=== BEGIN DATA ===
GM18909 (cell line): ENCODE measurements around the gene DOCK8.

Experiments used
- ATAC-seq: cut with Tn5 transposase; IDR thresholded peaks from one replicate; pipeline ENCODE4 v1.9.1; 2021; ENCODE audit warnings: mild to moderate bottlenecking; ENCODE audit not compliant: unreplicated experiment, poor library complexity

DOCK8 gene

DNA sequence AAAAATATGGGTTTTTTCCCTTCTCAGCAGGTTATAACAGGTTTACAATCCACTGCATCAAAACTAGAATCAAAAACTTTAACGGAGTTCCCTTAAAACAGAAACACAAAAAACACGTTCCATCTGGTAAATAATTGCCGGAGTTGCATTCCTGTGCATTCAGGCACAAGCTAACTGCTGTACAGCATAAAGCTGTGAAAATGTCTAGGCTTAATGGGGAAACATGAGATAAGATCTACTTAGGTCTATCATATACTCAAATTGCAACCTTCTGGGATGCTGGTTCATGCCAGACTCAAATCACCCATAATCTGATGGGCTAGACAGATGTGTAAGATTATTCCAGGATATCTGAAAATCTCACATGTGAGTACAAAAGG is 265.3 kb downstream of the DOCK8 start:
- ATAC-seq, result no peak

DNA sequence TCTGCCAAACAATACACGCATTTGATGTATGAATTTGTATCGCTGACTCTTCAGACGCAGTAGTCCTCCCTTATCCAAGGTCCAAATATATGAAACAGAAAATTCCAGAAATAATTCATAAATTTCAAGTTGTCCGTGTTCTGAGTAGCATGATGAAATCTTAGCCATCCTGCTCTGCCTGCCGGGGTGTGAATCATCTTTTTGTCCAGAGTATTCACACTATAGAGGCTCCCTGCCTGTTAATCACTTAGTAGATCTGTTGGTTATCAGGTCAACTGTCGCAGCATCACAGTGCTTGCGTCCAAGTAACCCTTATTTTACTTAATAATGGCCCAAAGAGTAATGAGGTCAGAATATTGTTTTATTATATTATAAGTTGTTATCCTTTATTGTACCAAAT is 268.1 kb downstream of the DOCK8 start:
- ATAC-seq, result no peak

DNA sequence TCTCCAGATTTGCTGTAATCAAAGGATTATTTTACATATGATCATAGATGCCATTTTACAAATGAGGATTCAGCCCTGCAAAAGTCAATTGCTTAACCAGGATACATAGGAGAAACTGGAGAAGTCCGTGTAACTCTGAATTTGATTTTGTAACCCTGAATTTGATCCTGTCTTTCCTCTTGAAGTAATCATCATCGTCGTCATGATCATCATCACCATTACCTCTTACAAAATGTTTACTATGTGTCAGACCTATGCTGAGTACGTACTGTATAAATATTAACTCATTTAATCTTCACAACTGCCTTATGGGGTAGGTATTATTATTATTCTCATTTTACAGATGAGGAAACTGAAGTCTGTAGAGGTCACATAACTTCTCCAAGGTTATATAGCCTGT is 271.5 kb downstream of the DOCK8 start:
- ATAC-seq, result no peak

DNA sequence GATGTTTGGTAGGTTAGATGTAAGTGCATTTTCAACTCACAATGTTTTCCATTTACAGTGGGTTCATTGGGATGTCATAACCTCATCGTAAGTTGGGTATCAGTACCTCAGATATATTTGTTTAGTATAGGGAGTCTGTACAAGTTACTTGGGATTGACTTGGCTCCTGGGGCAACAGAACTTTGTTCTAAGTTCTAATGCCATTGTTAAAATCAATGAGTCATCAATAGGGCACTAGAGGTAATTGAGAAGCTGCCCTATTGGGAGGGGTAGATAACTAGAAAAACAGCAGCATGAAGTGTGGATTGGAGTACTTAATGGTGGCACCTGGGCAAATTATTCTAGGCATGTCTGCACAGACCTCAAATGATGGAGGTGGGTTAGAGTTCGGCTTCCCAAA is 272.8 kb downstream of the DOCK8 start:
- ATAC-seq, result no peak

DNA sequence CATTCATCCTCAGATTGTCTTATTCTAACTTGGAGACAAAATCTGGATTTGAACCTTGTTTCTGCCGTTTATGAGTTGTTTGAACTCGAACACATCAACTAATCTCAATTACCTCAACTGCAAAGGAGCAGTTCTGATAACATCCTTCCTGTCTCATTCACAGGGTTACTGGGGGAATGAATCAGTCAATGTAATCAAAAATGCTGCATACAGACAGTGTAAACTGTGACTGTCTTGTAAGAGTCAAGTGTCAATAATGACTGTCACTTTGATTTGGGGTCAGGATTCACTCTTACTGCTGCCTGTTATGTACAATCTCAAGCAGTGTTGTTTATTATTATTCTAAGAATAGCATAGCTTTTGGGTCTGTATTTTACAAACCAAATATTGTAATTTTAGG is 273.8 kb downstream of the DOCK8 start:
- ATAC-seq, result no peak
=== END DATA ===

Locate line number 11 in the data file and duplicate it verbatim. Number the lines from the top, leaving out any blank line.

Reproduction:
DNA sequence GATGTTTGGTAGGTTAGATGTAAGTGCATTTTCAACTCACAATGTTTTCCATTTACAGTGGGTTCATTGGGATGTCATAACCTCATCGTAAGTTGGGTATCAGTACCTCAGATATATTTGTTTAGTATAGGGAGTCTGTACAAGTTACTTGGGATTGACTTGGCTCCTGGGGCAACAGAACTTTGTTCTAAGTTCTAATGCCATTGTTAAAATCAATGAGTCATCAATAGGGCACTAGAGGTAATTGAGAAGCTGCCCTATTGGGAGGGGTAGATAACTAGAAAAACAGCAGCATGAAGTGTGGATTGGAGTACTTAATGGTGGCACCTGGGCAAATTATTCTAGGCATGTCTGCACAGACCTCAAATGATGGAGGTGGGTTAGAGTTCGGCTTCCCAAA is 272.8 kb downstream of the DOCK8 start: